We starve them out, we pay them pennies on the dollar for shit we don’t want to do. Then we discard them.

Additionally, and paradoxically, most of our friends are also de-prioritized by an immigration mechanism that ostensibly is centered around urgency, dire circumstances, and a need for immediate shelter. At the time this rant was written, the COVID pandemic has forced immigration offices in New York and New Jersey to remain closed. And while DHS is still processing and accepting applications, they are only scheduling hearings for affirmative asylum applicants. And so, time and time again at clinic, I, the lawyer, must impotently explain to many of our friends that it is completely unclear when they will be able to appear in an immigration court to continue their defensive asylum process. Because they came here, under immense duress, seeking refuge, without proper paperwork, they are officially Shit Out of Luck until further notice. Practically, once an application is filed, our friends are not in danger of being removed until an immigration judge has ruled on it. However, in the meantime, they are stuck in purgatory: unable to legally apply for a work permit until 150 days from filing for asylum; sometimes searching for a new apartment; otherwise left to fend for themselves in their brand new “home”.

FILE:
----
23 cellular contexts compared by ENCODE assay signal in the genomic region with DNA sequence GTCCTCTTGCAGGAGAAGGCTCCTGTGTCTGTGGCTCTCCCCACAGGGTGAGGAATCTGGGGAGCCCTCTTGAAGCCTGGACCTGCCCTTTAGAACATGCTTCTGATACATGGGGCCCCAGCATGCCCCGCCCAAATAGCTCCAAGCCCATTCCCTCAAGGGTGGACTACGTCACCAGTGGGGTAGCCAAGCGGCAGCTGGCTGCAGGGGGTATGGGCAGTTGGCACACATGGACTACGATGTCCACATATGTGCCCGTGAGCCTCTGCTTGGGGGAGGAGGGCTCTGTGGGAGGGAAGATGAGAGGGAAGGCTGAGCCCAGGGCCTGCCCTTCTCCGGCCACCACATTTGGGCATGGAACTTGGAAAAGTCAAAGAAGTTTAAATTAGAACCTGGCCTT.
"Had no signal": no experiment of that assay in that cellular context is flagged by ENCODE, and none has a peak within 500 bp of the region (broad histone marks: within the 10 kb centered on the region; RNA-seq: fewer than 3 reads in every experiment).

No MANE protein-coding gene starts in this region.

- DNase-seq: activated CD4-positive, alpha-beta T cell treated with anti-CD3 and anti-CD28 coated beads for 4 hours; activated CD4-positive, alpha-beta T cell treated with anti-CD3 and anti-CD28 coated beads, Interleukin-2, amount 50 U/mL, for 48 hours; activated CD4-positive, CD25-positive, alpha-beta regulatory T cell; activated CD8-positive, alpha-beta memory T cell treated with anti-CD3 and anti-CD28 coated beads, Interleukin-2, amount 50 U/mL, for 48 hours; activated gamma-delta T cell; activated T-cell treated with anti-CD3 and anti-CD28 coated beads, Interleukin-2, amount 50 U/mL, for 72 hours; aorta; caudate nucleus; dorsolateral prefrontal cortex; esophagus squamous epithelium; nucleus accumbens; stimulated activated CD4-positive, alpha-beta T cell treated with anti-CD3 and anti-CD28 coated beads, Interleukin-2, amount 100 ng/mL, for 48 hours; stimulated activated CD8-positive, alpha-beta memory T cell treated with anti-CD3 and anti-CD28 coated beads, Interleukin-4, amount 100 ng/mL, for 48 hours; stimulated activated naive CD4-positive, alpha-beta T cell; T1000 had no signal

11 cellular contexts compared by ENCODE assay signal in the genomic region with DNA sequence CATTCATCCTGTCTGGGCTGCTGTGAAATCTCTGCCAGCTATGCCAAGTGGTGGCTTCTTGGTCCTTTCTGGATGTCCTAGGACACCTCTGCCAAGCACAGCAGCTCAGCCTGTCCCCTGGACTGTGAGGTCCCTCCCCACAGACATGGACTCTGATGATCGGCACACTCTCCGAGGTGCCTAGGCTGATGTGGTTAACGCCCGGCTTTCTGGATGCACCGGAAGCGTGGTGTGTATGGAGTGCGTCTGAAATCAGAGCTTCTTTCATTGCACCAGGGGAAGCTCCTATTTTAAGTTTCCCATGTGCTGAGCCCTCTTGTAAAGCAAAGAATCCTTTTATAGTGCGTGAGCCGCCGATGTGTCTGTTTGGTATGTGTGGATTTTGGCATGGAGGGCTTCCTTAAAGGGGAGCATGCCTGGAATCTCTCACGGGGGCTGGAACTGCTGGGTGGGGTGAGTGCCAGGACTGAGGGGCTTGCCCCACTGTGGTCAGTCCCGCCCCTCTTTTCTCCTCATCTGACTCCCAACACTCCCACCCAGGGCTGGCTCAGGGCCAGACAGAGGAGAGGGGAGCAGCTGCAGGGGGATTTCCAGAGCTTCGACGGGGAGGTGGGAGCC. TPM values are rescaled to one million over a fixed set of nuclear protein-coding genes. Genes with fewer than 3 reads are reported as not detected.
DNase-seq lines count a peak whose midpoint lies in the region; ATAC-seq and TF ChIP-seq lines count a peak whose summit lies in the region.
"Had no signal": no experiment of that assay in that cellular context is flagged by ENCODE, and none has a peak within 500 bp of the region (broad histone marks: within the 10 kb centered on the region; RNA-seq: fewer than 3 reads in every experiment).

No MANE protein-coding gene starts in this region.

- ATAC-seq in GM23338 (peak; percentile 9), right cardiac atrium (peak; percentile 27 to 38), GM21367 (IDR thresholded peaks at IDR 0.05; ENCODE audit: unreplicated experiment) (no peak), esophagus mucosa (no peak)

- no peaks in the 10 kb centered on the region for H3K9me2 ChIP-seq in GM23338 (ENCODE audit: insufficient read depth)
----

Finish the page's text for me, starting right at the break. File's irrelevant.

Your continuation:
Intuitively, the act of seeking asylum is not usually something one plans out. It is often the result of feeling so unsafe, so powerless, so afraid to be in your own home place, that you are so willing to uproot your life to travel across several countries, places where you are often unwanted and hated and further threatened, for the chance to be remotely, relatively, safe in the United States. And yet, the most supposedly compassionate components of our immigration system still favor the privileged, the able, and the monied.